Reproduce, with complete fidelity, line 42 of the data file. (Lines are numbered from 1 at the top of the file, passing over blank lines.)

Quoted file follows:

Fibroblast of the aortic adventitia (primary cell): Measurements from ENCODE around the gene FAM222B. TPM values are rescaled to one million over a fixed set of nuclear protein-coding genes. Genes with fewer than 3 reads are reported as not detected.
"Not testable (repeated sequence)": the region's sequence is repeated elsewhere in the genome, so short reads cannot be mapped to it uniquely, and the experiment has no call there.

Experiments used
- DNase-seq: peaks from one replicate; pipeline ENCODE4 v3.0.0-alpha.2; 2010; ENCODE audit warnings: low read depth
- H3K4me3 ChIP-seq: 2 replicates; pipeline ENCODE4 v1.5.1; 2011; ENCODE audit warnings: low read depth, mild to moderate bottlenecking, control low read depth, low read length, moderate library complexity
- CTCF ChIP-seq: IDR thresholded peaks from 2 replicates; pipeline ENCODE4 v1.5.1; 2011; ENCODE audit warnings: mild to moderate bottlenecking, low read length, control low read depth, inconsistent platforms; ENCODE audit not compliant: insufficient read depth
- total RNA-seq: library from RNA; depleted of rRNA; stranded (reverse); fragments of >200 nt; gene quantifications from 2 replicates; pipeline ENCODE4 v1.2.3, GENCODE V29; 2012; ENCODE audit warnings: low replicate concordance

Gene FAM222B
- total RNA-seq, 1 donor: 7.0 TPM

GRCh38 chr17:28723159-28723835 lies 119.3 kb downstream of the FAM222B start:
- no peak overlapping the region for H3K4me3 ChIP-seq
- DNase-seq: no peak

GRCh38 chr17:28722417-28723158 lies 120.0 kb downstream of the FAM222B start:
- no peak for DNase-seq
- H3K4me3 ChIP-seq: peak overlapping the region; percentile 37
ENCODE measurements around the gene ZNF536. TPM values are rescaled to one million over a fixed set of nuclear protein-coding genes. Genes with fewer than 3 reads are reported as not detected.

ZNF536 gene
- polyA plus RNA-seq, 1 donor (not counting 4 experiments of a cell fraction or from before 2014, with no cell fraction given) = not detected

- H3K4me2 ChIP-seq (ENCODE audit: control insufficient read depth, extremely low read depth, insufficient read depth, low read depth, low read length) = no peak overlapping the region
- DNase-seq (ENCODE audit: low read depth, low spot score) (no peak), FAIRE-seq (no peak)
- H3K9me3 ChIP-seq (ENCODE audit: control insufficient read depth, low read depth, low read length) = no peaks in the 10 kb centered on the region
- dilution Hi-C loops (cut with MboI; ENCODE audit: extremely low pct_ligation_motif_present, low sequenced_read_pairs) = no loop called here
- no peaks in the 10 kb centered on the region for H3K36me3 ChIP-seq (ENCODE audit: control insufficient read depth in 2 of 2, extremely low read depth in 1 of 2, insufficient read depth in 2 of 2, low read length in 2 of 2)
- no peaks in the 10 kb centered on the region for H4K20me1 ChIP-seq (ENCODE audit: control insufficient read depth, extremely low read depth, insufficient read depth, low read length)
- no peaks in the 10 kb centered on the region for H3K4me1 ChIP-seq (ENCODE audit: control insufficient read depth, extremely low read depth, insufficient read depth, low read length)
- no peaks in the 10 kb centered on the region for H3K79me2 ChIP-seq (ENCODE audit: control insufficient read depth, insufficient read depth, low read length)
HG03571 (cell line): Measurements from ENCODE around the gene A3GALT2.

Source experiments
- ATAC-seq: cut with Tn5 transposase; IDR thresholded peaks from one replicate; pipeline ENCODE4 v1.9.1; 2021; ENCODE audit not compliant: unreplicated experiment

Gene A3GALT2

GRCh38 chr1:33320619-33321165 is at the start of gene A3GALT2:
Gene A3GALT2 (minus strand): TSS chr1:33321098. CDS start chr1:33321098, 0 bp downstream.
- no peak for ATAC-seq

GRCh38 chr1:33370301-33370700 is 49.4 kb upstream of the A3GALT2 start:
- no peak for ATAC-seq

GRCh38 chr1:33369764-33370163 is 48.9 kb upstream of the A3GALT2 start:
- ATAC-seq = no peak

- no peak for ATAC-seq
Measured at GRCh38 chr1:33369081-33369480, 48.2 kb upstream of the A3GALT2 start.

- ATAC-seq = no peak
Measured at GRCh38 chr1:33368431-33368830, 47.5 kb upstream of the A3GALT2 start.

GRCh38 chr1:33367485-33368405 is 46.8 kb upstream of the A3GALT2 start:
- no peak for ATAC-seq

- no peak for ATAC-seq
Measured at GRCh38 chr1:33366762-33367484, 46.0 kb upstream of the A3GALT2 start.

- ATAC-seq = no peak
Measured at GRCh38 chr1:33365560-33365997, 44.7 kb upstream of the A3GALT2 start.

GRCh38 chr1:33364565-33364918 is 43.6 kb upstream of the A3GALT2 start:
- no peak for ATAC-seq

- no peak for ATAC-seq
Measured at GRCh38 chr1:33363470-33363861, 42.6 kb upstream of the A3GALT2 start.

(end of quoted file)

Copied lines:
GRCh38 chr1:33367485-33368405 is 46.8 kb upstream of the A3GALT2 start: